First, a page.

The following is a verbatim excerpt of “Ancient Iron Works in Taunton” by J.W.D. Hall in New England Historical and Genealogical Register . I have taken the liberty to capitalize all references to George Hall, our earliest known ancestor, as now proven through DNA results. (See posts on this blog for further information.) It is noteworthy to notice the role the two Leonard brothers played in the founding of the Ancient Iron Works of Taunton.
I ask that you please forgive slight discrepancies that came with the technology of reproducing from a pdf. Thank you.
ANCIENT IRON WORKS IN TAUNTON
By J. W. D. Hall, of Taunton, Mass.
A HISTORY of the early iron enterprises in Massachusetts is not our purpose, as the subject has been exhausted in elaborate data and dissenting opinions, but rather to present a few interesting facts and incidents relative to the origin, progress and successful management of the ancient Iron Works of Taunton, derived from antiquarian researches and reliable records. Traditions, which do not bear the test of investigation, have crept into histories and census reports relative to the origin and management of these works; but let them pass.
It has been generally admitted that the first iron works enterprise in this state for the manufacture of bar iron from native ore was commenced on the banks of the Saugus River in Lynn, in 1643, by a company under the auspices and influence of John Winthrop, Jr., son of Gov. Winthrop, with an English capital from London of £1000, and skilled workmen imported for the purpose; that another iron enterprise was soon after started in ” Brantry ” by the same company, and that Boston donated 3000 acres of common land as an encouragement ” to set up iron works on the Monanticut River” in that town, where ore had been discovered. It is also alleged that an unexpected scarcity of ore and incompetent management in their infancy was followed by disaster to these enterprises, and that after spending a large amount, about £10,000, the company partially suspended operations in Lynn and Braiutree, in the latter place in 1C53 and in the former a few years later.
Iron ore had been discovered quite abundant in the flats bordering on Two Mile River and other localities in Taunton, and the enterprising Pilgrim settlers considered the field open for the establishment of a ” bloomerie ” on that river. It was also learned that Henry and James Leonard, skilled iron workers from Wales, who had been employed for several years at the works in Lynn and at Braintree by the Winthrop company, might be induced to come to Taunton and aid in the practical working of iron. Accordingly in October, 1652, preliminary steps were taken to establish the first iron works in the Old Colony, in Taunton, and the following was the record, Oct. 21, 1652 :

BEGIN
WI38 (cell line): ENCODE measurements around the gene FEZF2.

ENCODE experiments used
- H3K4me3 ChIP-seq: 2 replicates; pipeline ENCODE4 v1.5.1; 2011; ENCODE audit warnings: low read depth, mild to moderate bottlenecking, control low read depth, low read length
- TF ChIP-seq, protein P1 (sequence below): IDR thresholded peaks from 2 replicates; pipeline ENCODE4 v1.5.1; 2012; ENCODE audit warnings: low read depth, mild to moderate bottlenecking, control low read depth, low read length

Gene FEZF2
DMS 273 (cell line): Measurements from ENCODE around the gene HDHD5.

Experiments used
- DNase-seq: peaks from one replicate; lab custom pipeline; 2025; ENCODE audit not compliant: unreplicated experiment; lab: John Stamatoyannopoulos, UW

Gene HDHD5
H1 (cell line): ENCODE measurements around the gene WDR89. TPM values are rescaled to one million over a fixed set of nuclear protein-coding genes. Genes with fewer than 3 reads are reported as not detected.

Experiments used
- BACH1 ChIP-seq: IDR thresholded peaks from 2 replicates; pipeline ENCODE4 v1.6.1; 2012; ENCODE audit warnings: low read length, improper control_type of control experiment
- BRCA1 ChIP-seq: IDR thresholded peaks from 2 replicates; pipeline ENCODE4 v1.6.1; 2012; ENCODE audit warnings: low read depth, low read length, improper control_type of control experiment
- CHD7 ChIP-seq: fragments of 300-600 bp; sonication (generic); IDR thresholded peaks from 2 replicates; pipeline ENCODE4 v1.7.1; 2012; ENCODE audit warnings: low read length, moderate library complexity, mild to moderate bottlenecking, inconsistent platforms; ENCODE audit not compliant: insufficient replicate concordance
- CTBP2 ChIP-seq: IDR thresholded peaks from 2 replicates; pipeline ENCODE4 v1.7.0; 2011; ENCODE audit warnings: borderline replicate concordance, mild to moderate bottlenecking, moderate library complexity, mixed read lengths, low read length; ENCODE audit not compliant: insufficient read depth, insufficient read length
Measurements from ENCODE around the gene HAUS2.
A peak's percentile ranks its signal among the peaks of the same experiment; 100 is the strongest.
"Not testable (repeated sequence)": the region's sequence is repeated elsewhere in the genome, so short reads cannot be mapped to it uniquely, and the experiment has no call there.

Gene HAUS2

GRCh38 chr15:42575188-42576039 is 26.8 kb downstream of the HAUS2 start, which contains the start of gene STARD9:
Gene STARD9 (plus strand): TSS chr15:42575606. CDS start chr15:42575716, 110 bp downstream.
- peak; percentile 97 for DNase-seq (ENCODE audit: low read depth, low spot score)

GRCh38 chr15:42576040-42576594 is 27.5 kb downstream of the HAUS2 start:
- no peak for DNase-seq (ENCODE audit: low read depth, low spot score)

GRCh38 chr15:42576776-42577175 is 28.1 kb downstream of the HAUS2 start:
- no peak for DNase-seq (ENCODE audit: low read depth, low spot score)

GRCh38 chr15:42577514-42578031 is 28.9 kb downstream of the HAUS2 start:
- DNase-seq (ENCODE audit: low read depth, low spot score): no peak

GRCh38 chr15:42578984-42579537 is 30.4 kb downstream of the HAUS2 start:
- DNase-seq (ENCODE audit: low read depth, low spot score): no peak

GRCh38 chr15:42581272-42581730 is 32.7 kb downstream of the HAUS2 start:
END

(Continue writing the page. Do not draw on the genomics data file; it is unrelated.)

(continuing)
” It was at a town meeting conferred and agreed upon between the inhabitants of Taunton nnd Henry Leonard of Braintree :
Imprimis It was agreed and granted by the town to Henry and James Leonard, bis brother, nnd Ralph Russell,Tree consent to come hither and join with certain of our inhabitants to set up a Bloomery Work on the Two Mile Hirer.
” It was also agreed and granted by a free rote of the town, that such particular inhabitants as shall concur together with the said persons in this design, shall have free liberty from the town so to do, to build and set up this work, and that they shall have the woods on either side of the Two Mile River, wheresoever it is common on that side of the river, to cut for their cord wood to make coals, and also to dig nnd take moine or ore at Two Mile Meadow, or in any of the commons appertaining to the town, where it is not now in propriety.”*
In accordance with the above preliminary action, the leading citizens of Taunton interested in the enterprise, formed a stock company, invitiug
• Baylics’s Historical Memoir of the Colony of New Plymouth, Tart 11. p. 268.
Vol. Xxxviii. 24
capitalists in other places to join them in carrying the project into effect without the aid of English capital—and they succeeded. To obtain the shareholders required some length of time; but the precise date when they were obtained has not been fully ascertained, nor is it known when the brothers Leonard and Mr. Russell came from Braintree. Probably it was soon after the suspension of the iron works there in 1G53. Nor is there any record that Henry Leonard or Ralph Russell were employed in these works. They had land ” set off to them ” by the proprietors ” as encouragement,” but they did not remain to occupy it. Russell went to Dartmouth and soon after was engaged in starting iron works at ” Russell’s Mills.” Henry Leonard was at Lynn in 1655, says Newhall the historian, and some years later was engaged with his sons by a wealthy company of Salem in an iron works at Rowley Village. He afterwards weut to New Jersey, and, it is said, successfully engaged with a company in the manufacture of bar iron. He has left in that state numerous descendants, among whom are men of ability and of prominent standing in business and the professions.
A documentary relic of the early date above referred to, recently found among ancient papers in the handwriting of Oliver Purchis, who was town clerk at the time, makes the following record preparatory to the organization of the Iron Works Company in 1653-4:
” The names of those who hath put in themselves to be proprietors in the Bloomerie, viz :—Uezekiah Hoare, Thomns Gilbert, Richard Will iains, Walter Dean, GEORGE HALL, Oliver Purchis, .(amen Walker, John Tisdall, Win. Parker, Mr. Gilbert senr: Peter Pitts, Richard Stacey, John Cobb, William Hodges, Nath’l Woodward, Timothy Holloway, James Burt, Edward Bobctt, Jonah Austin, sen’r, John Parker, Samuel Wilbore, Miss E Pole, Jane Pole.”
Additional records show the names of William Pole, Timothy Lindall of Salem, his son-in-law, Nicholas White, senr., Richard Stephens, John Turner, Thomas Lincoln, senr., Anthony Slocum, James Leonard, Tlios. Armsbe ry, Joseph Wilbore, Henry Andrews, John Hall, James Phillips, Francis Smith, Geo. Watson, Gov. Leverett and Major Edward Tyng of Boston, Nath’l Paine, senr., and Stephen Paine of Rehoboth, John Cary and Nath’l Paine, Jr., of Bristol, Benedict Arnold of Newport, Richard Thayer of Braintree—contributing from £20 to £5 each, for whole, half and quarter shares.